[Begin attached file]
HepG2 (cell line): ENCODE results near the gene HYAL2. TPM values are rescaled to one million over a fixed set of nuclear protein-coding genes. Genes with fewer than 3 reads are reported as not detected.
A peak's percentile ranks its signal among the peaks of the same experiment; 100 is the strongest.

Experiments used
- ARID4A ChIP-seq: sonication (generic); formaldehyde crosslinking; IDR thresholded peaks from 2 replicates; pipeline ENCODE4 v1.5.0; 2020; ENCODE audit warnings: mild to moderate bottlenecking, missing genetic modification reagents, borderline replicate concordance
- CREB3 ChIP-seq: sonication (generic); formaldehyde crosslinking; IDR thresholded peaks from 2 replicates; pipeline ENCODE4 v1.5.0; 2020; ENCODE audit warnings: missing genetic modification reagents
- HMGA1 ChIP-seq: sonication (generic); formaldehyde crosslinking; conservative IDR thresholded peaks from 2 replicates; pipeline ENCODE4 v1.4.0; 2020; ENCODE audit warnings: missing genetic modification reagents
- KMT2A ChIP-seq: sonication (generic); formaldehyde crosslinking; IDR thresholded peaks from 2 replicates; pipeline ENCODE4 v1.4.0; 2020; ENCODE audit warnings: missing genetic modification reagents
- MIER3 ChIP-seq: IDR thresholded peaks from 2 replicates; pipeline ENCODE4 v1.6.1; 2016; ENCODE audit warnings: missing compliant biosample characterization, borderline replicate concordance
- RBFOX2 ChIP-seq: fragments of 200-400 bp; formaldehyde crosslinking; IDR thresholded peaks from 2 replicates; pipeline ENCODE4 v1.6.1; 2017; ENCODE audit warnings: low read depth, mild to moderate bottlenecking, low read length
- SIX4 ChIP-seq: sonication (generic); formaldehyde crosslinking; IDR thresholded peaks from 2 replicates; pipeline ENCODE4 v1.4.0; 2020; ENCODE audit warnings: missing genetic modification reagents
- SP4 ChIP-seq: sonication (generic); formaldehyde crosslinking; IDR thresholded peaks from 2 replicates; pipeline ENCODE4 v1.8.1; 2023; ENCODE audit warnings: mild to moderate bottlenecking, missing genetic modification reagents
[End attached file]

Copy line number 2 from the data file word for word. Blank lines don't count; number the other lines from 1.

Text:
A peak's percentile ranks its signal among the peaks of the same experiment; 100 is the strongest.